The MTA’s commuter watchdog group is criticizing the transportation agency for expanding its reorganization plan without input from riders.
The MTA’s Permanent Citizens Advisory Committee, or PCAC, on Friday released a statement blasting the Metropolitan Transportation Authority for quietly releasing an updated version of its “MTA Transformation Plan,” which includes more detail than the version approved by the agency’s board of directors last month but still excludes customer input.
The plan, developed for the MTA by management consulting firm AlixPartners for $3.75 million, makes several recommendations on how to cut costs, consolidate departments, improve management controls, and better focus on the agency’s core mission of delivering safe and reliable service. The MTA has said the plan could save the agency up to $530 million annually, including by eliminating up to 2,700 jobs.
But “the words 'rider' and 'commuter' don’t appear at all” in the newly revised 158-page document — more than four times as large as the original 37-page plan released last month, according to the PCAC.
“Shouldn’t riders have a chance to weigh in on such a monumental change?” said the committee, which includes the Long Island Rail Road Commuter Council. “The report recommends meeting with stakeholders and collecting additional input. We can't think of anyone with a bigger stake in the future of the MTA than its riders.”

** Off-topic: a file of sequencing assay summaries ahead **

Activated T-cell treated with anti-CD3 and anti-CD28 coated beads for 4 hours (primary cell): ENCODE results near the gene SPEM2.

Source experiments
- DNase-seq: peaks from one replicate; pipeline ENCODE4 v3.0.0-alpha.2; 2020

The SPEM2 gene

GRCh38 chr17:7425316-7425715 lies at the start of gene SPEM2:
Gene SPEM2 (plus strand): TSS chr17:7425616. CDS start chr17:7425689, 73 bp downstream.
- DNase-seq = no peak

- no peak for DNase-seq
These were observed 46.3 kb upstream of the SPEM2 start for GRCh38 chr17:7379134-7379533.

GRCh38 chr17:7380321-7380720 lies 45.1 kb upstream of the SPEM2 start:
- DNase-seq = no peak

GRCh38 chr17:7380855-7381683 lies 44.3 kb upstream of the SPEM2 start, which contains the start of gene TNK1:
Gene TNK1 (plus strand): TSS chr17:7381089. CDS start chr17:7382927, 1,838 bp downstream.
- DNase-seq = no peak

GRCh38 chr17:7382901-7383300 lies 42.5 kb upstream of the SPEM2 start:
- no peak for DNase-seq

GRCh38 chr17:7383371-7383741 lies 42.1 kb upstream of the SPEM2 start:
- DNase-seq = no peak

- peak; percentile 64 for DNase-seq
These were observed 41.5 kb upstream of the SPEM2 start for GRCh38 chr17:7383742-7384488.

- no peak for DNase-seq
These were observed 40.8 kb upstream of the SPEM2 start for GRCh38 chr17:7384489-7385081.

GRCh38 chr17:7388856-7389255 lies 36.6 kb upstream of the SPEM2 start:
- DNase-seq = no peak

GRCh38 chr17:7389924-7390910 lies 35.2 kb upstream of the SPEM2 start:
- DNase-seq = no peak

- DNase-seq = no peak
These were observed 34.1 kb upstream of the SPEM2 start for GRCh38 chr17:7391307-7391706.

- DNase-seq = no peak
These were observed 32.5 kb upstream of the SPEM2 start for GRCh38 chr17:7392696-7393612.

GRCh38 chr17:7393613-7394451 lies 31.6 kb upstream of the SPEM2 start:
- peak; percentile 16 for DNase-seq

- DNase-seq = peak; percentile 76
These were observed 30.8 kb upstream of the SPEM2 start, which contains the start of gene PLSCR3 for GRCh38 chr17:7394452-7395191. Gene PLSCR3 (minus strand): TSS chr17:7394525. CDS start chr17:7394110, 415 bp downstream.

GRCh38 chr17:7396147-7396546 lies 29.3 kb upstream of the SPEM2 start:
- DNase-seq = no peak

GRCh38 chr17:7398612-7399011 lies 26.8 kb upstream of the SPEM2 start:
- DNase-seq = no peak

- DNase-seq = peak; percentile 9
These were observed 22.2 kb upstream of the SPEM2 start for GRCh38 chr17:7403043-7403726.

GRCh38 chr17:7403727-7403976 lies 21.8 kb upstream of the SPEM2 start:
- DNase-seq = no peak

The PCAC is calling for a 45-day public comment period for the plan that would include public forums and question-and-answer sessions throughout the region.
In response to the group’s criticism, MTA spokesman Tim Minton said that, in putting the plan together, officials met with transportation experts and advocates, as well as MTA employees and labor groups. He also noted that customers have been weighing in through an email address set up to gather feedback — firstname.lastname@example.org — and by speaking at regular MTA Board meetings.
“The bottom line is that the transformation plan will make the agency more effective and efficient, allowing us to conserve taxpayer dollars while improving service — and that’s what we’re focused on,” Minton said.
The expanded plan includes several new details, including a review of the MTA’s $33 billion capital program, which funds major infrastructure projects from 2015 to 2019; an assessment of a draft of the agency’s next five-year capital program, which is yet to be publicly released, and a review of “fraud, waste, abuse or conflicts of interest.”
The latter section delves into instances of fraudulent time reporting by workers, and makes recommendations on how to address them, including by empowering managers to “push back to the maximum extent of relevant work rules.”